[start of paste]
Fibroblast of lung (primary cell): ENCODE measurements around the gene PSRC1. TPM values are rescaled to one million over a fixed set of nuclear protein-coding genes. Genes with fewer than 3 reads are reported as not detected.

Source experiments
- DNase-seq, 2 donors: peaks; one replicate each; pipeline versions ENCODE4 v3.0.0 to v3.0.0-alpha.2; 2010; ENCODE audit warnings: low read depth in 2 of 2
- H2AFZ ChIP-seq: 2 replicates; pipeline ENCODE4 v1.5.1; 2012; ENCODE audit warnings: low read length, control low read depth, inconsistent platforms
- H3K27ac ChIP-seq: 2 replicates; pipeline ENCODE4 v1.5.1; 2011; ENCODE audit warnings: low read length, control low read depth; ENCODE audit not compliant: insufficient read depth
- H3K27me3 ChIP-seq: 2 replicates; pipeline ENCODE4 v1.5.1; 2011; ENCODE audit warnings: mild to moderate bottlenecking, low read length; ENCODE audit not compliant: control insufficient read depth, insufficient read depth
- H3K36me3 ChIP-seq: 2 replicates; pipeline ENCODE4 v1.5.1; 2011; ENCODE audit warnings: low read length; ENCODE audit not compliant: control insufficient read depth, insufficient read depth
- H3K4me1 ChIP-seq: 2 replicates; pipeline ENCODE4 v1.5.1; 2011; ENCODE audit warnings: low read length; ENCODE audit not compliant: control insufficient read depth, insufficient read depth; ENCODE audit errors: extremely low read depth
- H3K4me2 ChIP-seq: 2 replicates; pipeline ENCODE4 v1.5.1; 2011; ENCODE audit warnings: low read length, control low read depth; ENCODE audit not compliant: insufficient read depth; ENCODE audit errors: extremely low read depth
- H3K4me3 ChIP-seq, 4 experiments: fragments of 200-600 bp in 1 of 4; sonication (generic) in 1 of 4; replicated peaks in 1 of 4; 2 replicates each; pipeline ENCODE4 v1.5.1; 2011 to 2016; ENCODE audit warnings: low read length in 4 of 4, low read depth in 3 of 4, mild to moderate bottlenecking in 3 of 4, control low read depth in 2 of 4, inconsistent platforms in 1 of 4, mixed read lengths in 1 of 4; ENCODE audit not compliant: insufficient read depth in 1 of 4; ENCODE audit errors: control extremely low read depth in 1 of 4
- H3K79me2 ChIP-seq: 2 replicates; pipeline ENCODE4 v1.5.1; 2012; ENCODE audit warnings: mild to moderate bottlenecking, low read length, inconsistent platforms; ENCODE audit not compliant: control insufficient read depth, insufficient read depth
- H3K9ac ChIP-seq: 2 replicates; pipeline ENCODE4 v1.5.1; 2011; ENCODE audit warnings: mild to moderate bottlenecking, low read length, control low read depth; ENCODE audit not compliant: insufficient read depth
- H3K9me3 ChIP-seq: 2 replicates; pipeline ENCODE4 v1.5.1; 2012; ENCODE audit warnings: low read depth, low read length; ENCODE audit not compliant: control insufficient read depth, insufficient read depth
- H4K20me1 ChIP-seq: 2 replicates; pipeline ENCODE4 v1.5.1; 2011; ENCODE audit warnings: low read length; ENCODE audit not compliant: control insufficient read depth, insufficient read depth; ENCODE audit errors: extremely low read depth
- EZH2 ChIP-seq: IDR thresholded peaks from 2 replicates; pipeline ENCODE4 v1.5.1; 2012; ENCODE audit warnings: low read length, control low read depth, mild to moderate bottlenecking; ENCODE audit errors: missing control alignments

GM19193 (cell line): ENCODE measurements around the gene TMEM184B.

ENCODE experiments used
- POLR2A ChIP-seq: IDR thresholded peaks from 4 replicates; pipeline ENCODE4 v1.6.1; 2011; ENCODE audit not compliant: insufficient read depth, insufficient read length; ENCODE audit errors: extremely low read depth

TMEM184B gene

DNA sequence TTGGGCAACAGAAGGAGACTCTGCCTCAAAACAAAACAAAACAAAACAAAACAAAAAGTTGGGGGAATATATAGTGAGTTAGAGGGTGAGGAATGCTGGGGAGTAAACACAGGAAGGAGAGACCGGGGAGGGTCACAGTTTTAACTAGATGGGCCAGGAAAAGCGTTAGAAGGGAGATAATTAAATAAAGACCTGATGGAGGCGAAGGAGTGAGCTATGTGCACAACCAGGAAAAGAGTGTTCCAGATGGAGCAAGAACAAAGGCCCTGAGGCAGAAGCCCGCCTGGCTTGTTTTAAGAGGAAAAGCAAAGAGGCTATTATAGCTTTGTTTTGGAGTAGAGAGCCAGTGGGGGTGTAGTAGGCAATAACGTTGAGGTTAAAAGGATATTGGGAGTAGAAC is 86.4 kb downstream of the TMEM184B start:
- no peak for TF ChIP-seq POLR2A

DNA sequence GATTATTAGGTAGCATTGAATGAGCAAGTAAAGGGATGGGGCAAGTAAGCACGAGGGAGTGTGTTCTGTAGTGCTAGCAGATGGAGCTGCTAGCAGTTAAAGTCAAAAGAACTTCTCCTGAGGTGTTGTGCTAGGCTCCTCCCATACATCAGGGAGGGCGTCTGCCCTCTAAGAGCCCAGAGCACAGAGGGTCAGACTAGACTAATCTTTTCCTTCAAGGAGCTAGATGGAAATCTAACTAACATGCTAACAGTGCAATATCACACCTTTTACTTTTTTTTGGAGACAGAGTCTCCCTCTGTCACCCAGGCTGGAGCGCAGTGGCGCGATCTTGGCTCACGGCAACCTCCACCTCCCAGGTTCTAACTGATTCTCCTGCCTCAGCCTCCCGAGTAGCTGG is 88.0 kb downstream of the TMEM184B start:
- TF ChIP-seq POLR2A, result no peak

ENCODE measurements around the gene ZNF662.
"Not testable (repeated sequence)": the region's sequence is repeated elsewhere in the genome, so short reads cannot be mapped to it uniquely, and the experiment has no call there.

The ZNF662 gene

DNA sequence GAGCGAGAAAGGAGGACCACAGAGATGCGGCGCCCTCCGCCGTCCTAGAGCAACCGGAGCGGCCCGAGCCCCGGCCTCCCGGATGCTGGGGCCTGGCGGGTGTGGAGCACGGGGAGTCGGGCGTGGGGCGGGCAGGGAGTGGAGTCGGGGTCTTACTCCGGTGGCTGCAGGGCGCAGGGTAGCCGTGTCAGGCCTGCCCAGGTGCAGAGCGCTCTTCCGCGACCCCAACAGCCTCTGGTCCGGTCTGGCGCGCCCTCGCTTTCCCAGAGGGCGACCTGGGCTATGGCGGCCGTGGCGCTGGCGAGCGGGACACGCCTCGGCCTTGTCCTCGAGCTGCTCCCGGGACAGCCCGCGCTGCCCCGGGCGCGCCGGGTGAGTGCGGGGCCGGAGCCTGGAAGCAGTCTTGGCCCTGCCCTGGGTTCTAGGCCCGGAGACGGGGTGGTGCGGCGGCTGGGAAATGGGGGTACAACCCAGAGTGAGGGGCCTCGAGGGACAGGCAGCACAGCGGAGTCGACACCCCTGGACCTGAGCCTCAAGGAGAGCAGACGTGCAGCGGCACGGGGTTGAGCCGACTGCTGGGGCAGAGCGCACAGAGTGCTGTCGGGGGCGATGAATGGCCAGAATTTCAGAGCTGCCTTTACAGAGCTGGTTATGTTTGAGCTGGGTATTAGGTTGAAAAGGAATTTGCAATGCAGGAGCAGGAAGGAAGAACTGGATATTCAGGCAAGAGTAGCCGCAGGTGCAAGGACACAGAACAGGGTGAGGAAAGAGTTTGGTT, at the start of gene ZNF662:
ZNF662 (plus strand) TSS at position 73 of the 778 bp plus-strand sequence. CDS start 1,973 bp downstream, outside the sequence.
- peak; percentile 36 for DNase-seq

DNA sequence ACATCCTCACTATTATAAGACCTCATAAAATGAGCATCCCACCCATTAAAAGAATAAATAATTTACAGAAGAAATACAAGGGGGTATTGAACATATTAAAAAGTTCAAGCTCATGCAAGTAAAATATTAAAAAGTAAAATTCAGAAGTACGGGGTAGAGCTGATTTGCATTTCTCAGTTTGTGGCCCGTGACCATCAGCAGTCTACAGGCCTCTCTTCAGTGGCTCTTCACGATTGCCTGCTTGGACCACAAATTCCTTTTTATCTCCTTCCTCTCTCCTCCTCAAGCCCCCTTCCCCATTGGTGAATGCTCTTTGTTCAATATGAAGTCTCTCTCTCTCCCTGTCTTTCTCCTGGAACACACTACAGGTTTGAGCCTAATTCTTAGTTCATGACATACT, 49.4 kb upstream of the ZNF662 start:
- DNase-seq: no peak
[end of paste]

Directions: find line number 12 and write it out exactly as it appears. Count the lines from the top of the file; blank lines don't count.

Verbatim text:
- H3K9ac ChIP-seq: 2 replicates; pipeline ENCODE4 v1.5.1; 2011; ENCODE audit warnings: mild to moderate bottlenecking, low read length, control low read depth; ENCODE audit not compliant: insufficient read depth